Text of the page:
These advantages include, for example:
- Maximum availability and reliability
- Impressive MTTR (hot-swap)
- Straightforward and cost-effective to service
- Minimised operating costs
Further plus points were available, since it was possible to reduce the floorspace requirement, thanks to the modest footprint of BENNING’s modular systems. In future, too, it will be a convenient, straightforward procedure to complete updates or expansions, when it comes to the need to scale up the output. This adds up to a sustained, reliable investment roadmap for the operators of the high-voltage substation.
The standby power supplies which BENNING adapts to clients’ specific, individual needs are tailored for 2n redundancy.
In essence, they consist of two ENERTRONIC modular SE UPS systems each with 60 kW output and two rectifier systems (220 VDC / 200 A). These are based on three TEBECHOP 13500 modules.
In the event of a power failure, the UPS systems will uphold the operation of the safety systems whilst the rectifier systems will cover the supply of power to the high-voltage switching plant. In conjunction with the lead cell banks which are connected and locked into the function circuit, a four-hour covering period is guaranteed.
Borssele windfarms 1 and 2 have been reliably supplying power to the Netherlands energy grid – via the landside station at Borssele – since the beginning of April 2020.
A total output of 752 MW is being produced by a total of 94 wind turbines. This amount of energy is enough to supply 1 million households with electrical power.*6
A further 77 wind turbines are planned for Borssele farms 3 and 4.
In the future, a portion of the generated power will be used in electrolyser systems to produce green hydrogen.*7 This constitutes a readily storable secondary energy source alongside electrical power.*8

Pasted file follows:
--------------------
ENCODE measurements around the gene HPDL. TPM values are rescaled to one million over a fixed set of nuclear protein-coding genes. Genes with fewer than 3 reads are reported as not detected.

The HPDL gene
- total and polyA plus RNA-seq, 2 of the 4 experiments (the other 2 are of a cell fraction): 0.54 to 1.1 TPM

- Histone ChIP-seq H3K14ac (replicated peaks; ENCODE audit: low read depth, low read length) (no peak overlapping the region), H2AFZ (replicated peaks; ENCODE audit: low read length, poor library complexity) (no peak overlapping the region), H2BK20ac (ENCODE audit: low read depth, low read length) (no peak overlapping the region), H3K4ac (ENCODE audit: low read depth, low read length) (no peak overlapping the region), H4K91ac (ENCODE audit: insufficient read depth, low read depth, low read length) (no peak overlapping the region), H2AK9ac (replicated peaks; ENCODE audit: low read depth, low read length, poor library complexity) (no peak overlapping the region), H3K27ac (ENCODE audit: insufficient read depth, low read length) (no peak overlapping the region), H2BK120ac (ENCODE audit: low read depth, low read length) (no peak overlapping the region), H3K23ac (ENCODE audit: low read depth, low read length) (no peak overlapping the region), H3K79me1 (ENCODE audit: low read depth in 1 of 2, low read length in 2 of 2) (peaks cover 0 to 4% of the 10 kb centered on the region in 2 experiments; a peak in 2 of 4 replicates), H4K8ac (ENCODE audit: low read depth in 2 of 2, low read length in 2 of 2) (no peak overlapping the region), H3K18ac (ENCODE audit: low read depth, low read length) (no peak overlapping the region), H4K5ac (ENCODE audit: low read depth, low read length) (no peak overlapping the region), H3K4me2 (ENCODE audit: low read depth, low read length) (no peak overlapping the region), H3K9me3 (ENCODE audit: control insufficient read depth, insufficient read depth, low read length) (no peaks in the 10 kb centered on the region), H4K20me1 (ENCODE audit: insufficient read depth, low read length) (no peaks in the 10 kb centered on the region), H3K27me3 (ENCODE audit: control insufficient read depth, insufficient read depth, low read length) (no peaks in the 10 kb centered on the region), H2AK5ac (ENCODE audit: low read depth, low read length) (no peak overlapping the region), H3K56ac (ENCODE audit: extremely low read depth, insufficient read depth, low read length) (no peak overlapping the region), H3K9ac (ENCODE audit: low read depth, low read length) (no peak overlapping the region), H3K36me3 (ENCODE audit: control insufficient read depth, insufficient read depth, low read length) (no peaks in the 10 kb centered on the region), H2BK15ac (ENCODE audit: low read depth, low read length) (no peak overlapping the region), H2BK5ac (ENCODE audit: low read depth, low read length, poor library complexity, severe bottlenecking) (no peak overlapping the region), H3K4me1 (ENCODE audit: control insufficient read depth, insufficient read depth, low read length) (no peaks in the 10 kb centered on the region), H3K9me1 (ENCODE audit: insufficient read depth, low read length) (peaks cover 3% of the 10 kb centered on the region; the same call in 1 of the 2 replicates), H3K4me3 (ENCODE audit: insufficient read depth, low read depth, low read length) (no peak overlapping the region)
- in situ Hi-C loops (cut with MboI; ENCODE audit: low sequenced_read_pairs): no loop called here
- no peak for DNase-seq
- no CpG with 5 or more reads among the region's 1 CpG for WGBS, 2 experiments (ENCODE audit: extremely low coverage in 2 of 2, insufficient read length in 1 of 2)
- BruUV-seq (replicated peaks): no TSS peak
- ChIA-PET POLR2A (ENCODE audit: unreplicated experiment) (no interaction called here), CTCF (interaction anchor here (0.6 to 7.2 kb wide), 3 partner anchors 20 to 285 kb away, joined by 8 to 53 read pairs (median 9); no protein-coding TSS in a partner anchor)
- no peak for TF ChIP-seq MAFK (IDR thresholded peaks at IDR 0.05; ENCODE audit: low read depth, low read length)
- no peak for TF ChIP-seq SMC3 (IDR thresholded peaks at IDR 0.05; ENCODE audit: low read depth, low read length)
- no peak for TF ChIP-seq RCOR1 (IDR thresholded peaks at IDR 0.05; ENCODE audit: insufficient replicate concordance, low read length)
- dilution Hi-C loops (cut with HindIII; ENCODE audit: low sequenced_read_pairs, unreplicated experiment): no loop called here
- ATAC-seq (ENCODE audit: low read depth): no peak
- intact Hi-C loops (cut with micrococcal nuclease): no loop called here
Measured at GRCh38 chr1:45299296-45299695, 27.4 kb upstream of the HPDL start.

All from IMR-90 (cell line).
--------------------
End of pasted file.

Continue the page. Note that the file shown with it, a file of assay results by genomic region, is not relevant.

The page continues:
Moving closer to the energy transition
In the final analysis, it’s the the teamwork between BENNING’s power supplies and UPS systems in conjunction with the high-voltage substation constructed by Volker Energy Solutions (and operated by TenneT) that ensures that the landside grid infrastructure can securely depend on receiving uninterrupted feed of the sustainable electrical power produced at sea. This is how the participating companies are making such a crucial contribution to the energy transition, supporting the Netherlands in the country’s policy of achieving a fully climate-neutral economy.
”We collaborate with various providers, on our projects. And we normally shop for components by means of outsource posts on an online platform. For many years, we have enjoyed our collaboration with BENNING. They always come up with practical solutions whereby the conception process is backed up with the necessary drawings and documents.
Because Volker Energy Solutions will be setting up further projects of the same type over the next few years, we are anticipating that the two companies will continue to collaborate, going forward.”
Project Manager, Projects at Volker Energy Solutions